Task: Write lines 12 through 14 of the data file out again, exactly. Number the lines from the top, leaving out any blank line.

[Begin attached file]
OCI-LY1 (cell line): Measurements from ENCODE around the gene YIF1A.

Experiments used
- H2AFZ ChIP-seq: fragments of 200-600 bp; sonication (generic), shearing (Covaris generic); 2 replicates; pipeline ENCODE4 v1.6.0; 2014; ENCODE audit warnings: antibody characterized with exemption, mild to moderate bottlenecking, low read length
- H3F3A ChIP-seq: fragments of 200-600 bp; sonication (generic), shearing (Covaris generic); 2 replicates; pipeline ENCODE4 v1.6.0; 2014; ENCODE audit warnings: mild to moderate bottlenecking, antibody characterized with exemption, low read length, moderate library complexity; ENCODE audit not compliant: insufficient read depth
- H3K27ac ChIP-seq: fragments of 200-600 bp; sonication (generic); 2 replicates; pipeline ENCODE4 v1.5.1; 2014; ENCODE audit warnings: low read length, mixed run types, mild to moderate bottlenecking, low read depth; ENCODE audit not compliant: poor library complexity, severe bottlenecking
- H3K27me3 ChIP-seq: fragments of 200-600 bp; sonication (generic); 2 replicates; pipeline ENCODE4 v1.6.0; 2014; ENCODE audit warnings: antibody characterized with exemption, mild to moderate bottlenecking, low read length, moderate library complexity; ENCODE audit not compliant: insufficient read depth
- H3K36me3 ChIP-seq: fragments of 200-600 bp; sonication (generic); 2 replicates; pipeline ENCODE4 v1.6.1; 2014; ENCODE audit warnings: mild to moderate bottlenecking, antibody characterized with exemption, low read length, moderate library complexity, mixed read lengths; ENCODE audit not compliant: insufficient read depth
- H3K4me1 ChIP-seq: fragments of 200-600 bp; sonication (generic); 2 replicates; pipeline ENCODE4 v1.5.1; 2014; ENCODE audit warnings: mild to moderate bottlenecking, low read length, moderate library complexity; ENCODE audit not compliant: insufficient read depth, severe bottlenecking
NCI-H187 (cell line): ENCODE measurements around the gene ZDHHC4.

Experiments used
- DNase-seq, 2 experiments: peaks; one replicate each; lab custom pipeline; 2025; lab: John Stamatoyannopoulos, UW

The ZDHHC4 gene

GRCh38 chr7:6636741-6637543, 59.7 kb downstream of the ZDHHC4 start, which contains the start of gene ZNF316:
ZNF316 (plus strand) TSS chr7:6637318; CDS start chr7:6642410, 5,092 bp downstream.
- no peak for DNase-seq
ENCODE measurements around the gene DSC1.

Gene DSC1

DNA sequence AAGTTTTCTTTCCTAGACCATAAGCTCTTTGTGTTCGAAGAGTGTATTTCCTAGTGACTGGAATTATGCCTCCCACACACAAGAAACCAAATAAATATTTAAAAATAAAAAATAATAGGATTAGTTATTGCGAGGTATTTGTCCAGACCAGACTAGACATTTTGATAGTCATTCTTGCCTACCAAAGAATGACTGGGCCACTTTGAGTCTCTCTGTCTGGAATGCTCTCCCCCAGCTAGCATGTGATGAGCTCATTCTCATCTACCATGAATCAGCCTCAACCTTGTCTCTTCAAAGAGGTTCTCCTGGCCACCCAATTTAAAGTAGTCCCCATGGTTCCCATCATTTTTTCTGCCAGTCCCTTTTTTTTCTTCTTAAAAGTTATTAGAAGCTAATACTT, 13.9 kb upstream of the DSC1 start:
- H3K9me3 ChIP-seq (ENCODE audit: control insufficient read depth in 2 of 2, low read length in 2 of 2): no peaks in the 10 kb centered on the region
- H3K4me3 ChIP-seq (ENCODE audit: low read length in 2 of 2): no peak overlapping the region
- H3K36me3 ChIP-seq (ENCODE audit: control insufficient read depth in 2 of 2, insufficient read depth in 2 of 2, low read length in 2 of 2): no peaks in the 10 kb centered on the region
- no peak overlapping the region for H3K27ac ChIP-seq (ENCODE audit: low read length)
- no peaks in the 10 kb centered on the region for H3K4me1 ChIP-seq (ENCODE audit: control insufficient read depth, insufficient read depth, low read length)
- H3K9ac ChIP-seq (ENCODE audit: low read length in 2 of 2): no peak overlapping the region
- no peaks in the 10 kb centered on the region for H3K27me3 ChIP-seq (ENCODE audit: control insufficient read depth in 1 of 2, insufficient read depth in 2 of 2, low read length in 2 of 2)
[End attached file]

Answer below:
The ZDHHC4 gene

GRCh38 chr7:6636741-6637543, 59.7 kb downstream of the ZDHHC4 start, which contains the start of gene ZNF316:
ZNF316 (plus strand) TSS chr7:6637318; CDS start chr7:6642410, 5,092 bp downstream.